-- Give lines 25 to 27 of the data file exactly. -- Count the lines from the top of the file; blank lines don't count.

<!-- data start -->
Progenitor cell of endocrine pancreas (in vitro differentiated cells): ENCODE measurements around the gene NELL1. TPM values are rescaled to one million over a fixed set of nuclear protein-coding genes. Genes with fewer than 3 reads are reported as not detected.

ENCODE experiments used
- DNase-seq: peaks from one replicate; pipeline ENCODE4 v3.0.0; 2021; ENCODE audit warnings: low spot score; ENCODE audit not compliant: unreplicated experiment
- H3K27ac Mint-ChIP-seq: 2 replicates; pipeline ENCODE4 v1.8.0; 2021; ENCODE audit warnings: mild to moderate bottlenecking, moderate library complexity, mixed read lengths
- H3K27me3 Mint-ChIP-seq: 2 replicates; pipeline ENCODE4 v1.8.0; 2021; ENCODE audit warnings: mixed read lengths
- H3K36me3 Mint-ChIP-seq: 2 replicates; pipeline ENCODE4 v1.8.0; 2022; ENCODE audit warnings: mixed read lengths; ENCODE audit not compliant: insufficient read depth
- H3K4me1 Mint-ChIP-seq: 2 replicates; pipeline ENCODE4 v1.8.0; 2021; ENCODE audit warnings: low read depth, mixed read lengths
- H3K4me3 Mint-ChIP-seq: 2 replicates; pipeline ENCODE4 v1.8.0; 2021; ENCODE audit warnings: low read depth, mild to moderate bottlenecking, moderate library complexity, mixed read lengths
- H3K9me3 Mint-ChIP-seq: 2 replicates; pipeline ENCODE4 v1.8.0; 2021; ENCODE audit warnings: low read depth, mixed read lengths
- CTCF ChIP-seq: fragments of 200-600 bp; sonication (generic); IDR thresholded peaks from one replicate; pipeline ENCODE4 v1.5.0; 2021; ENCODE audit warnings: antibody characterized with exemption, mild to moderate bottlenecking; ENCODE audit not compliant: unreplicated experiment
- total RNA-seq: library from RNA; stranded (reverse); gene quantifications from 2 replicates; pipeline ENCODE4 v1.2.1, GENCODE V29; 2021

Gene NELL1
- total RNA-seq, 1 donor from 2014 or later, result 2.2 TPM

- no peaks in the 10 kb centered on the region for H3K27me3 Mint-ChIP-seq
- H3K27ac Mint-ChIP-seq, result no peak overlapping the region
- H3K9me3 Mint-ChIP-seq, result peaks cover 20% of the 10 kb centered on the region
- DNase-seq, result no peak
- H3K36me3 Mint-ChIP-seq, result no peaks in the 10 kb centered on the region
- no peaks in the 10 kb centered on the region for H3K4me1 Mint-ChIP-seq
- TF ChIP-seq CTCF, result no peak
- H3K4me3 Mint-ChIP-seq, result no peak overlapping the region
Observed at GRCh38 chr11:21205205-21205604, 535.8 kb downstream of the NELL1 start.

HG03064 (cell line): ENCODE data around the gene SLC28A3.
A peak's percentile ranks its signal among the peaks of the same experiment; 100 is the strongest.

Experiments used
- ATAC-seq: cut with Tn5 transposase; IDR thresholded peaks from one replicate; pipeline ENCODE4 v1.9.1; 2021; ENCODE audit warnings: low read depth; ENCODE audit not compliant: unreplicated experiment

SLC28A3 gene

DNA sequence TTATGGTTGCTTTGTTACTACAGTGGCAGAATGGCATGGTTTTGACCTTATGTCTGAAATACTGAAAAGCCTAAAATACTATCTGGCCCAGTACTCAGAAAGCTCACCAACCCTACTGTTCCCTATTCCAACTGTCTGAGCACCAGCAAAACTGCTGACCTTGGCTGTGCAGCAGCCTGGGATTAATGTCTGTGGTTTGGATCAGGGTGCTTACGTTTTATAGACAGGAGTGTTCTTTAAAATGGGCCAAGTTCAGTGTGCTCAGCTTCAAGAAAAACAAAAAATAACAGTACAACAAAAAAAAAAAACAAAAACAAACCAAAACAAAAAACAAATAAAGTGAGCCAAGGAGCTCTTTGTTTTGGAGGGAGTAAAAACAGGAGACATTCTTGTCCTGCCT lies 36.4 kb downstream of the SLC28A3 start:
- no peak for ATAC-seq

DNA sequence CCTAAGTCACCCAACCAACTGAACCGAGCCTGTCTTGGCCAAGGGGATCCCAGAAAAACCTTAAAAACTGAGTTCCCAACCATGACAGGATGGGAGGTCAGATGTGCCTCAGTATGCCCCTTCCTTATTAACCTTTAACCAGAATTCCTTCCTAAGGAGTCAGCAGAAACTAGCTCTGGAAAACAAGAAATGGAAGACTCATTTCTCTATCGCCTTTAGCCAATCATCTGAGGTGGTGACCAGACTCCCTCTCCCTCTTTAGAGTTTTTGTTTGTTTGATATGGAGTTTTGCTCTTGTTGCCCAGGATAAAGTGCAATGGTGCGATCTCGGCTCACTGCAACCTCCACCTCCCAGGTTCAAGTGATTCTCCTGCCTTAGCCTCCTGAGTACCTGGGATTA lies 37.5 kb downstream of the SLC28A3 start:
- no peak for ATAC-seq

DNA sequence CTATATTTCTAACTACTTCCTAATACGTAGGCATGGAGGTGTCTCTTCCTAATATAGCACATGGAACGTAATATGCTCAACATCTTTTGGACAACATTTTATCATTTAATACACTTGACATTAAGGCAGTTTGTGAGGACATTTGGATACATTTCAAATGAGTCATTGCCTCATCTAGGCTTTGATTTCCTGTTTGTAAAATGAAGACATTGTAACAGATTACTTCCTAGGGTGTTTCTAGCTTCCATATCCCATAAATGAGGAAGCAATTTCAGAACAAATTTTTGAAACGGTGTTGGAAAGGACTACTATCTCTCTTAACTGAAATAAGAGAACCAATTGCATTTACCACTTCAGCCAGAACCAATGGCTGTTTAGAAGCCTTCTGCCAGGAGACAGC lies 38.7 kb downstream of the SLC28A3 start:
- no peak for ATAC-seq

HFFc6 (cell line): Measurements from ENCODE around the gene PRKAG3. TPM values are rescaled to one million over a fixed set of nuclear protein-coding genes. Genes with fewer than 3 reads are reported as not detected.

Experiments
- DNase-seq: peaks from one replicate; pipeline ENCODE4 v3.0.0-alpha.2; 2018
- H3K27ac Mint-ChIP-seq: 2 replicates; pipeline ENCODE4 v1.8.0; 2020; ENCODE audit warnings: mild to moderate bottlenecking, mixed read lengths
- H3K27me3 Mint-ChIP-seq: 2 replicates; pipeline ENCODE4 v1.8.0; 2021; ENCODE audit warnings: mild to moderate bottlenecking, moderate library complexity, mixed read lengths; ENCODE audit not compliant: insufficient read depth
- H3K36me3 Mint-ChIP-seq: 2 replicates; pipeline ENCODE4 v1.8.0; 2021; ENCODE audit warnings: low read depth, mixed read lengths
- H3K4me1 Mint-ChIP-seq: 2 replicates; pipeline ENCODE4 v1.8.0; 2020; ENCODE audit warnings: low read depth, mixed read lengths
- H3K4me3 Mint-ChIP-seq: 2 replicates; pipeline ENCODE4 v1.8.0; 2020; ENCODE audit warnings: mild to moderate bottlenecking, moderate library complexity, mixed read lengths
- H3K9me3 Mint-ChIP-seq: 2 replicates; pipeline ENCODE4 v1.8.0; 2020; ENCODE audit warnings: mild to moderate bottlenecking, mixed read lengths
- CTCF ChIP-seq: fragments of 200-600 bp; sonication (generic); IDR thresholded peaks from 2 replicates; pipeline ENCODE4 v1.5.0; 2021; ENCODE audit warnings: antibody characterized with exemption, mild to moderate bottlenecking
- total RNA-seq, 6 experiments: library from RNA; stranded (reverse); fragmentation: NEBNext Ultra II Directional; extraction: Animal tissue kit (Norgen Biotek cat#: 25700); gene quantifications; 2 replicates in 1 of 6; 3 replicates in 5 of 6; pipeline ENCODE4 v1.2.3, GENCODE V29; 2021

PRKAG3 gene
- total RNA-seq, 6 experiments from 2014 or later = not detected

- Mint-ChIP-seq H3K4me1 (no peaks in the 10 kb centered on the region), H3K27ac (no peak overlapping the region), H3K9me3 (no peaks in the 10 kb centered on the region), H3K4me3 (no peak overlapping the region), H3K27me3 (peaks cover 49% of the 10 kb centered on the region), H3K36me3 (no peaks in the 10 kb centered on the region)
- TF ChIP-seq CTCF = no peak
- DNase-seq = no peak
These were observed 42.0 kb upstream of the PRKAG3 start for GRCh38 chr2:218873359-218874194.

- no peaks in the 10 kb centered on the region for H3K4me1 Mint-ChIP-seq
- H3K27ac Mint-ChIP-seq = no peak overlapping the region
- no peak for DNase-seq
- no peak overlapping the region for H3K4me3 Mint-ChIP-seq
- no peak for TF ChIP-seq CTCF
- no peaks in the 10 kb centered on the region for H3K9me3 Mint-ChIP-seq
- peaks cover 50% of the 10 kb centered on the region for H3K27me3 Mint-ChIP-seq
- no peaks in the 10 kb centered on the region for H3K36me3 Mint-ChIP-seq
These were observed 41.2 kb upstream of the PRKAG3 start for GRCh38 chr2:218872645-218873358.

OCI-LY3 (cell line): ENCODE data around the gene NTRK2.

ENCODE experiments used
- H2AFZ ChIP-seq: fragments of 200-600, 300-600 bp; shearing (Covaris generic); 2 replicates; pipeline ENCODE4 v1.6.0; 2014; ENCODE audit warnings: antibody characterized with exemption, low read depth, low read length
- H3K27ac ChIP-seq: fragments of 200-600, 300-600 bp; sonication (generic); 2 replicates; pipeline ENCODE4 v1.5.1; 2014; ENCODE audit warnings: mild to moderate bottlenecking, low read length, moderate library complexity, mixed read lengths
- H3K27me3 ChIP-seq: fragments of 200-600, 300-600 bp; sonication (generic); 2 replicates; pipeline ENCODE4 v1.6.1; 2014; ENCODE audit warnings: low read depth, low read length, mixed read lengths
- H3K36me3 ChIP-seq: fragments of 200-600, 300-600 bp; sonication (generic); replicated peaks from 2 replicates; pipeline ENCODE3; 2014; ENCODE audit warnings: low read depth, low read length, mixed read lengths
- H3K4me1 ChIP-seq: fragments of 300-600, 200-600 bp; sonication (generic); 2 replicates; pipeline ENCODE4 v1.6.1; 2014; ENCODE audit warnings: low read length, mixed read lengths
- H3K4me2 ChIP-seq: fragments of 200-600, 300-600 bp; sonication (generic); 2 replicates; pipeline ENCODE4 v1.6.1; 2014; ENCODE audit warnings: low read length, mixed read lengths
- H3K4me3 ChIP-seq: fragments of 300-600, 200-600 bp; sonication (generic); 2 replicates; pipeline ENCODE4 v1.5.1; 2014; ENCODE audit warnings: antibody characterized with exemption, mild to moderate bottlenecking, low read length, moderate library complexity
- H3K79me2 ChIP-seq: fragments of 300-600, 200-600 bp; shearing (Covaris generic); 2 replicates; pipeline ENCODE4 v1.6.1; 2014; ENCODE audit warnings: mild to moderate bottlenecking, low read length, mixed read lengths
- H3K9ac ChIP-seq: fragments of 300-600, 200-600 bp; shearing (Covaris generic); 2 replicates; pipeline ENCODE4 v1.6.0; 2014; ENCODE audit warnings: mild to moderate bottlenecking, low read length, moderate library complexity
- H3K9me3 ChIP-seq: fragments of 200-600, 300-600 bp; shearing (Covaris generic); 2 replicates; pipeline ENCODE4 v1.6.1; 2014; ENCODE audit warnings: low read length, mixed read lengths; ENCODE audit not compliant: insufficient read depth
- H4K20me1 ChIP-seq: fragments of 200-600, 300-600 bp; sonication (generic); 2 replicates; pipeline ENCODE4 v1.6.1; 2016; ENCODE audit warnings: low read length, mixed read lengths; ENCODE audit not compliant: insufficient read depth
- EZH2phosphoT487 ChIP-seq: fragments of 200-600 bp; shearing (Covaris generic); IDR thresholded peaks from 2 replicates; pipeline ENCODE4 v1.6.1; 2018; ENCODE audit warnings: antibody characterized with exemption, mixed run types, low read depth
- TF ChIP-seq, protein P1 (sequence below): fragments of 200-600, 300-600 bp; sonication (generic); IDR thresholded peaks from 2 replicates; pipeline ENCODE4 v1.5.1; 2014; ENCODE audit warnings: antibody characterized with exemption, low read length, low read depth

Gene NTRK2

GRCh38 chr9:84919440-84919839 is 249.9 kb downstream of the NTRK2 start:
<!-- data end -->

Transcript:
Experiments used
- ATAC-seq: cut with Tn5 transposase; IDR thresholded peaks from one replicate; pipeline ENCODE4 v1.9.1; 2021; ENCODE audit warnings: low read depth; ENCODE audit not compliant: unreplicated experiment

SLC28A3 gene